Presentation is loading. Please wait.

Presentation is loading. Please wait.

Building Cooperation and Trust Between Local Governments, Parliaments, Consumers, and PDAMs Jim Woodcock IndII Wrap-up Conference 14 th June 2011.

Similar presentations

Presentation on theme: "Building Cooperation and Trust Between Local Governments, Parliaments, Consumers, and PDAMs Jim Woodcock IndII Wrap-up Conference 14 th June 2011."— Presentation transcript:

1 Building Cooperation and Trust Between Local Governments, Parliaments, Consumers, and PDAMs Jim Woodcock IndII Wrap-up Conference 14 th June 2011

2 2 Project Locations: Dompu, Waingapu, Ende, Larantuka, Kupang

3 3 PDAMs in NTT/NTB are characterised by: Tariffs that do not recover costs Inadequate investment Intermittent flow of water Too many employees High water losses Low level of expertise Lack of recognition by local governments of their responsibility for water services PDAMs in NTT/NTB: Small and Weak

4 4 LG DPRD PDAMConsumers Dewan Pengawas Toward Sustainable Cooperation Between Consumers, Local Government, and PDAM There have been few channels for frequent communication between consumers and PDAM

5 5 For weak PDAMs, nurture and develop constructive relationships between PDAM stakeholders with a common vision so that: PDAMs respond to consumer needs LG and PDAMs Board fulfill their oversight and funding roles Participation of consumer advocates/media ensures that the key stakeholders are held accountable Objective: Improve the internal environment to prepare PDAMs to improve the external environment through better interaction with government and consumers, aimed at cost recovery through linking tariffs to improvements in service. New IndII Responses to Old Constraints

6 6 Four-step Approach Over Eight Months 1.Assess current (political) situation 2.Assist with strengthening of internal environment (training, cost saving, leak reduction, tariff reclassification, equipment, upgraded accounting/billing system, customer satisfaction survey, participative corporate plan) 3.Assist with strengthening of external environment (stakeholders’ workshops, presentation to government, visits to water source and establishment of consumers’ forums) 4.Assist with week-long intensive review/discussion of corporate plans with outside experts, Bupati, DPRD, Supervisory Board, and Consumers’ representatives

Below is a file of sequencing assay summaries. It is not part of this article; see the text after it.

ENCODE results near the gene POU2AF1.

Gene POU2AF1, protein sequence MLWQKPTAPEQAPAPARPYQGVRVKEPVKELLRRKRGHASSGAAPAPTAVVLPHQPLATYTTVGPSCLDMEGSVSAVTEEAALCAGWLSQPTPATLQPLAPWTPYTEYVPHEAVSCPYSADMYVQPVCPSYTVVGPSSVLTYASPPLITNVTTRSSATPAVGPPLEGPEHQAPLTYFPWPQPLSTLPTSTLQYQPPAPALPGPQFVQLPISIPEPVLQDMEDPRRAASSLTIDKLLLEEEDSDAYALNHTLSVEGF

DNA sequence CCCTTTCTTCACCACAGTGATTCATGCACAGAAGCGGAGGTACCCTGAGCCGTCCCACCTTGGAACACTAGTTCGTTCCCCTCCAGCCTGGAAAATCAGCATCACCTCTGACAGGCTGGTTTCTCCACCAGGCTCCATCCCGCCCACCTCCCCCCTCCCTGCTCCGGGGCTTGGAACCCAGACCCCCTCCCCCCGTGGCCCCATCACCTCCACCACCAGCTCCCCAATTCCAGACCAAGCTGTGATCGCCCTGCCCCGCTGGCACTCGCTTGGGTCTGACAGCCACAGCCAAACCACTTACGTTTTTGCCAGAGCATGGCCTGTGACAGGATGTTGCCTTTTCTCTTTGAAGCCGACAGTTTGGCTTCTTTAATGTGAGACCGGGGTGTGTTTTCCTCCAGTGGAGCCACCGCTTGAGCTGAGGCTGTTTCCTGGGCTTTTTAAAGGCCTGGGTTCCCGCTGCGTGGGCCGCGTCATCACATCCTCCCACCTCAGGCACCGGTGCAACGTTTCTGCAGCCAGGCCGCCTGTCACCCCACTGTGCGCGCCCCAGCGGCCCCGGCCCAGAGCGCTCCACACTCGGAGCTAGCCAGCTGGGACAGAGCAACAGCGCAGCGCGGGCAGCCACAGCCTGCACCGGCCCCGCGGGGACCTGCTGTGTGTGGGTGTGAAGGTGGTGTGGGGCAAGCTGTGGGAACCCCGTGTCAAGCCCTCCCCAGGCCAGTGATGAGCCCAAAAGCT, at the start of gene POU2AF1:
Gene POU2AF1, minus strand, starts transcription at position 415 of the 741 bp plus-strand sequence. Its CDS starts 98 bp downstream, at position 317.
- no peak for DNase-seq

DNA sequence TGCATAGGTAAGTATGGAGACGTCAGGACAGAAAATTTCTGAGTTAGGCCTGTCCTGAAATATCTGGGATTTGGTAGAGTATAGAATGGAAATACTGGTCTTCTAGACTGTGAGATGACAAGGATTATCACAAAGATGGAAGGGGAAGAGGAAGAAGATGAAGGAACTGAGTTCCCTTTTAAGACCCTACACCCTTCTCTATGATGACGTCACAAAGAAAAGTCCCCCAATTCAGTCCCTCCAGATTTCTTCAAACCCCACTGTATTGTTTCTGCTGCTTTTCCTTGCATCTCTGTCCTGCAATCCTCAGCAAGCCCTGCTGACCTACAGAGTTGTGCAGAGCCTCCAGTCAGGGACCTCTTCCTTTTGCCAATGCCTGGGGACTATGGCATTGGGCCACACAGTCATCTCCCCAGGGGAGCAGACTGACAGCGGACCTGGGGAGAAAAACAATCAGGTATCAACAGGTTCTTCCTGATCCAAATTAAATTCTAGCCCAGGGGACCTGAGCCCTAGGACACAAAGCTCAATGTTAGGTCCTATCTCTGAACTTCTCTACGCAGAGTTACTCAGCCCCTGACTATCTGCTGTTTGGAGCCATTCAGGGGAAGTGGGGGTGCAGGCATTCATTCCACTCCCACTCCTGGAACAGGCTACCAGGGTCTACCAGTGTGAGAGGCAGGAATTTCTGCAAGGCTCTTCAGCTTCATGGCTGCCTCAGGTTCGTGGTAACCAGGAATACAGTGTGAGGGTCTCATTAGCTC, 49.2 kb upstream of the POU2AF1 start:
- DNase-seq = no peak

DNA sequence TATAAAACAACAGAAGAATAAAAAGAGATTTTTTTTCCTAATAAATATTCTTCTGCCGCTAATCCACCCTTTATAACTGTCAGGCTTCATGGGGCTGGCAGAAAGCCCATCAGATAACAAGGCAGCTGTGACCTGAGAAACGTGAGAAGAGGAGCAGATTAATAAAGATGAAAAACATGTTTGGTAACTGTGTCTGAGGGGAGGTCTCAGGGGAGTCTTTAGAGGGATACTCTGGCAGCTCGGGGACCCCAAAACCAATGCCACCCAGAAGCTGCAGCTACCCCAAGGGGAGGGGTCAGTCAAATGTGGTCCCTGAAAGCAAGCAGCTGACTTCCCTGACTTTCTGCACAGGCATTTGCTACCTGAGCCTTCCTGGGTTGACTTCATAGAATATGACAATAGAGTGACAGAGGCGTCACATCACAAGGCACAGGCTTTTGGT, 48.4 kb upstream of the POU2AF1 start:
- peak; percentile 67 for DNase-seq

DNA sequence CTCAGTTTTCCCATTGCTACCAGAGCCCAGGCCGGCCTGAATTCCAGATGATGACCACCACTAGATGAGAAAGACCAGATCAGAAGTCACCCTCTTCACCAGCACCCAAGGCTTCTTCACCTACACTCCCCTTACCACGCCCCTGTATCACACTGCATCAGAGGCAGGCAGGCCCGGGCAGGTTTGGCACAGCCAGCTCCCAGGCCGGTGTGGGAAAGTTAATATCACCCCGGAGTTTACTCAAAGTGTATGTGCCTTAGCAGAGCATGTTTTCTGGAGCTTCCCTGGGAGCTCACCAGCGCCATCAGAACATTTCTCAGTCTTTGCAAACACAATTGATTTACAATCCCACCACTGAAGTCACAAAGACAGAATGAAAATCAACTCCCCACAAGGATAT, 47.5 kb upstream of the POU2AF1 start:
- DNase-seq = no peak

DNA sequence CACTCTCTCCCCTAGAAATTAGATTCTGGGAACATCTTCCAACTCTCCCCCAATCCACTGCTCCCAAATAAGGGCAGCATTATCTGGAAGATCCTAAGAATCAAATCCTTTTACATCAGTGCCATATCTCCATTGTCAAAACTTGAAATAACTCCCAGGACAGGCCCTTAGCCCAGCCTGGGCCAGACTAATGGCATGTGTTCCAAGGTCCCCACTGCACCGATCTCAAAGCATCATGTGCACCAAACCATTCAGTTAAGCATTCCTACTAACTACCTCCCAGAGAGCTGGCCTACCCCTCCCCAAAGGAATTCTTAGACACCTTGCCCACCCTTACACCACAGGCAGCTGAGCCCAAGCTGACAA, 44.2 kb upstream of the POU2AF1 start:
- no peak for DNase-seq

7 7 Establishment of Consumer Forums: Some Consumer Comments in First Meeting “I have always protested and felt angry toward the PDAM. After I saw for myself the condition of the PDAM, I became the number one supporter of a tariff increase for the PDAM. I will talk with the Bupati and the DPRD.” --H. Noer Ismail (Retired civil servant, community leader in Dompu) “The PDAM is like is child whose parents kicked him out of the house. The Bupati should support it. We have to help the PDAM struggle for more local government budget allocation because water is important to everyone in Ende. The DPRD is fighting to get Rp 15 billion for Dana Aspirasi Masyarakat. Can’t they set aside just Rp 700 million for the PDAM? Isn’t this for the benefit of the people?” --H. Djamal Humris (Religious leader, Ende)

8 8 Comments (continued) “For the first time I understand how difficult it is for the PDAM to bring water from the water source to our house. Last night, after I returned from the field trip, I said to my husband that the PDAM has to persevere and cannot become a political tool.” – Irma Tibuluji (PKK Kab. Ende, wife of the Head of the Supervisory Board/Assisten II, Government of Ende) “I have to admit that, previously I said from the pulpit that I supported those in my congregation who wanted to demonstrate against the PDAM. From today onward, both from the pulpit and in performance of my duties, I will be the biggest supporter of the PDAM. We should not complain constantly about the PDAM, but we should help them.” Pastor Julius Djara, Waingapu.

9 9 Successes/Failures and Lesssons Learned Participatory corporate plans were owned by PDAMs, appreciated by local governments Positive consumer response to corporate plans and openness of PDAM management Significant savings realised from changes in distribution management Lessons learned The dominant and overriding influence on PDAM performance was the Bupati, secondarily the DPRD Local government attention to water supply has been inadequate Even well-educated consumers are not aware of the true situation and ownership of the PDAM Informed consumers and well-run PDAMs have a strong common interest that can be channeled to better service

10 10 Key Challenges for Future Programming Fluctuations in political will and party politics can set back or stop progress Enduring openness and institutions such as SOP, perda, reporting, intensive plan review, needed for sustainability Need higher visibility of project lessons learned in central government Methodology needed to ease into greater consumer and LG participation in PDAM planning Need to prevent tendency for project benefits to be converted to tools of political patronage

11 11 Key Opportunities for Future Programming Water and Sanitation Service Index needed to reinforce Project 183 advances through recognition to responsive local governments Building on advances of Project 183 through broader implementation, monitoring, continuing presence with some Project 183 PDAMs and LGs Use Dompu Bupati’s achievement, Waingapu progress as examples to convince other Bupatis- DPRDs Use of Project 183 methodology over longer period with additional PR inputs and increased recognition to supportive Bupatis will strengthen sustainability

Download ppt "Building Cooperation and Trust Between Local Governments, Parliaments, Consumers, and PDAMs Jim Woodcock IndII Wrap-up Conference 14 th June 2011."

Similar presentations

Ads by Google